This is the second part of this monthâs blog updating you on the new EAP collections which are now available online. This edition covers four projects, EAP408, EAP450, EAP570 and EAP596.
Two of these collections come from Caribbean Islands the Turks and Caicos Islands and Anguilla. The other two collections come from Sri Lanka and Bhutan.
EAP408 was a pilot project which carried out a survey of archives of the Turks and Caicos Islands. These islands do not have a formal national archive, which has left the islands archives vulnerable to loss. Only the Turks and Caicos National Museum has a mandate to collect and care for historical records and before this project its archival collection, which spans around 50 linear feet, represented the islands only known archival records.
The project searched to find collections of archives; it located the major repository of Government Archive records and investigated any other reported or potential storage areas on the inhabited islands of Grand Turk, Providenciales, North Caicos, Middle Caicos, South Caicos and Salt Cay. A sample of the records was digitised and this is now available to view on our website.
The second project, EAP596, is from the Caribbean as well, aiming to survey the endangered records of Anguilla. Anguilla also has no formal archive for the collection of records relating to the island. Most archival work has been undertaken on a voluntary basis. Most notably, the Anguilla Archaeological & Historical Society (AAHS), although lacking in resources, has intervened on an ad hoc basis in order to prevent the destruction of historical records wherever possible.
The survey yielded somewhat more pre-1900 material than expected. It represents a valuable resource for research into the islandâs history. The material offers a portrait of social and economic conditions, distilled from the Kingâs Bench records of the 18th century as well as from the Deed series that begin in 1824 and continue through into the later 20th century.
There is abundant documentary material that relates to the Revolutionary period, although much of it has been destroyed by natural disaster and human neglect. The Revolutionary documents have stimulated the most local interest and also detail the extraordinary transformation of Anguilla from an island in 1970 without telephones or electricity to the complex tourist-based economy and society of the present day.
The projectâs secondary focus was on creating a digital sample of some of the material. Four document series, comprising six bound volumes, one newspaper and one group of unbound documents were digitised, resulting in the creation of 2,491 digital images. These are now available to view via our website.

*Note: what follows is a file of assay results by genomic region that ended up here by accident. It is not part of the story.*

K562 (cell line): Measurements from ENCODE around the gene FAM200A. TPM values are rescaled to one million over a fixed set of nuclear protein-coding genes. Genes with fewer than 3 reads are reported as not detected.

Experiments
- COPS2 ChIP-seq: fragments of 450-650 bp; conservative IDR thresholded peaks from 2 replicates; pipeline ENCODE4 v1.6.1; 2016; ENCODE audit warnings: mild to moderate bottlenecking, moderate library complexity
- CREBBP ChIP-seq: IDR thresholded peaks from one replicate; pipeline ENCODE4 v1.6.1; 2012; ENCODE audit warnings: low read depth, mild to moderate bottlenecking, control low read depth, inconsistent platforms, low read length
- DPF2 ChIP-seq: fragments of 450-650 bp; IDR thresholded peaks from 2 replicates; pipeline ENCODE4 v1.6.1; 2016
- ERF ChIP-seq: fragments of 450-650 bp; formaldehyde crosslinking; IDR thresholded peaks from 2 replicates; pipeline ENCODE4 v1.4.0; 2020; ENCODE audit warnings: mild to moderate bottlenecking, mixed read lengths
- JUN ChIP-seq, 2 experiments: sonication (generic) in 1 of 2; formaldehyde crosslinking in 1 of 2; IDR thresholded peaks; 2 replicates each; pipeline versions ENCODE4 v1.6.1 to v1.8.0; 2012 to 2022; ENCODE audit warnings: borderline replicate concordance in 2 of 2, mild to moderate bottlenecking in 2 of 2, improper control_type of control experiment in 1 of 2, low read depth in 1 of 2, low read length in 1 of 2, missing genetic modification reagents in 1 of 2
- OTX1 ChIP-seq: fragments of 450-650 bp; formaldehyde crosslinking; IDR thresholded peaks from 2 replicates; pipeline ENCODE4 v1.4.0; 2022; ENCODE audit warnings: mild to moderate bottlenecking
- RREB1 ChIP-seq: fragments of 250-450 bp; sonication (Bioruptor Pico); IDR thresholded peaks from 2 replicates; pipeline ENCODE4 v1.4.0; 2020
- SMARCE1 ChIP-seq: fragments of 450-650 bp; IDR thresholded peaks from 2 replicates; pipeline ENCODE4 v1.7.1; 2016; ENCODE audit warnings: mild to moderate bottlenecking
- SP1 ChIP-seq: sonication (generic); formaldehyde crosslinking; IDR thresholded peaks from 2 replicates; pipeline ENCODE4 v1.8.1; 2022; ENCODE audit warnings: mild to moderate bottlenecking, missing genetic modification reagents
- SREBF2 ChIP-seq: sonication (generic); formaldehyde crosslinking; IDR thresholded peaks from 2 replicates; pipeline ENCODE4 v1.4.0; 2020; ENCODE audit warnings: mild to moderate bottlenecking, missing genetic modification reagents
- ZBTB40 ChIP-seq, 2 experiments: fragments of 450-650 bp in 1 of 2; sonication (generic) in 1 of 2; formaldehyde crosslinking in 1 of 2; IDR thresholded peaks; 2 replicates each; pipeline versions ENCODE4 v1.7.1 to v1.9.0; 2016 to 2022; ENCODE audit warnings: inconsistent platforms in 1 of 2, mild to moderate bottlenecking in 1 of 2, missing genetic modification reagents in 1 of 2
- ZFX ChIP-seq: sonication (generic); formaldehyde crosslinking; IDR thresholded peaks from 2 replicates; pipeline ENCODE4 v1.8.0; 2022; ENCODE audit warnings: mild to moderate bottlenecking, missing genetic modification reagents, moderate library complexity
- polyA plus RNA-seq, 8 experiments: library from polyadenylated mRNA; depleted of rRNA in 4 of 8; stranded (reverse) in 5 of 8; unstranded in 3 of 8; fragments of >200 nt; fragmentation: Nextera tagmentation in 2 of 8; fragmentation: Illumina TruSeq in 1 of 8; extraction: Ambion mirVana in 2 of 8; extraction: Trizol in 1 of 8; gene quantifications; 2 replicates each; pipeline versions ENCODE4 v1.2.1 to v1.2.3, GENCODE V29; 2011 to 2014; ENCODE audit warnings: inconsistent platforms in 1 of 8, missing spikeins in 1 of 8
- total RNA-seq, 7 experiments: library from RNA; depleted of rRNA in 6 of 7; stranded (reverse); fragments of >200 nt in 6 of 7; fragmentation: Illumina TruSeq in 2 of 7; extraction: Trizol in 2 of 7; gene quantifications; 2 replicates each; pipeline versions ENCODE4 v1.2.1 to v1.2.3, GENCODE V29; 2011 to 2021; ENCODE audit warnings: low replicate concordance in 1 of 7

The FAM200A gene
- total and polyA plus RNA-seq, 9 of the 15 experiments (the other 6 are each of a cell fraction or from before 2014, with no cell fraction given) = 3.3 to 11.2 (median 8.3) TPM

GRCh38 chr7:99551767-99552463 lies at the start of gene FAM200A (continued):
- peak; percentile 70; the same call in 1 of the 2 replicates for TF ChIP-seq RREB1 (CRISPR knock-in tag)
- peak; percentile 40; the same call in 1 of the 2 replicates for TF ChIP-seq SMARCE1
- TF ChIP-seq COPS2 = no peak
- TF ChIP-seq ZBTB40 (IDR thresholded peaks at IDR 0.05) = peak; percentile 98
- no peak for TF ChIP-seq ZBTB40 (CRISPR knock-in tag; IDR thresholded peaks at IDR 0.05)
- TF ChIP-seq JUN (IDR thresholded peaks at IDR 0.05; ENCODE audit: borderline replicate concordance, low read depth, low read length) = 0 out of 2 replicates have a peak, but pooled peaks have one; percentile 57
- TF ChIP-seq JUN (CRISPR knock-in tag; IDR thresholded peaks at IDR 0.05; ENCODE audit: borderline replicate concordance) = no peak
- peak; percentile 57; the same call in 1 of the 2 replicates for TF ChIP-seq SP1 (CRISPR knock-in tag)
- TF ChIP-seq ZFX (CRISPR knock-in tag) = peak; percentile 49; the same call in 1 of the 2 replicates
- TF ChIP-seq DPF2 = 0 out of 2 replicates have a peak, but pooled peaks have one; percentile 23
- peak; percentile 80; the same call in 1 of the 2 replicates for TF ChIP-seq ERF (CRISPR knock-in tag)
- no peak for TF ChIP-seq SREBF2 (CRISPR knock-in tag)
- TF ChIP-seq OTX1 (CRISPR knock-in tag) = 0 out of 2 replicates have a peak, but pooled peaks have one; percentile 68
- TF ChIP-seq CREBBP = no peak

EAP450 undertook a survey of manuscripts in Sri Lanka that had been written in the Malay language. The history of the âMalayâ community in Sri Lanka goes back to the middle of the seventeenth century, following the foundation of Dutch rule in the island in 1640. The designation âMalayâ has been commonly used to refer to people from the Indonesian Archipelago who were exiled to Sri Lanka by the Dutch as political exiles and convicts, sent there in various capacities to serve the Dutch, or recruited as soldiers to colonial armies, both Dutch and, at a later stage, British.
The Malays of Sri Lanka produced a diverse range of manuscripts in the eighteenth to early twentieth centuries. These included Islamic theological treatises, poetry, biographies of the prophets, mystical writings and more.
This pilot project documented approximately 50 Malay manuscripts, books, letters and notes. It provided a digital sample of 5 of these manuscripts. These are now available to view via our website.
EAP570 is our largest collection to date, containing over two hundred and ninety thousand images. It digitised the archives of several Buddhist temples in Bhutan. With a long history and undisturbed continuity, Bhutanâs far flung temples and monastic archives represent a literary trove which is still largely unexplored. The project went to the temples of Dongkala, Chizhing, Dodedra and Phojoding; they all have significant manuscript collections dating from the 16th century and later, covering a wide range of subjects from canonical writings to local biographical and ritual literature.
The books are housed in the temple halls, and were generally wrapped in cloth or sometimes bound with a rope and stacked on shelves. They are vulnerable to damage and even possible destruction. For instance, the earthquake on 19 September 2011 has affected 339 temples in western Bhutan including those mentioned here, and destroyed 17 beyond repair. Despite the spiritual, academic and artistic significance of these collections to the local communities, scholars and wider audience, they remain in precarious conditions.
Making digital copies has proven to be the most effective and economical method of preservation, also allowing these fantastic resources to reach a much wider audience. The project was exceptionally successful, even managing to digitise some manuscripts from four additional temples Phurdogkha, Menrikha, Thujedra and Pumola. The project digitised nearly 800 manuscripts. During the process they also cleaned bookshelves, changed book covers and helped to improve the conditions in which the original books were stored.
Check back next month to see what else has been added!
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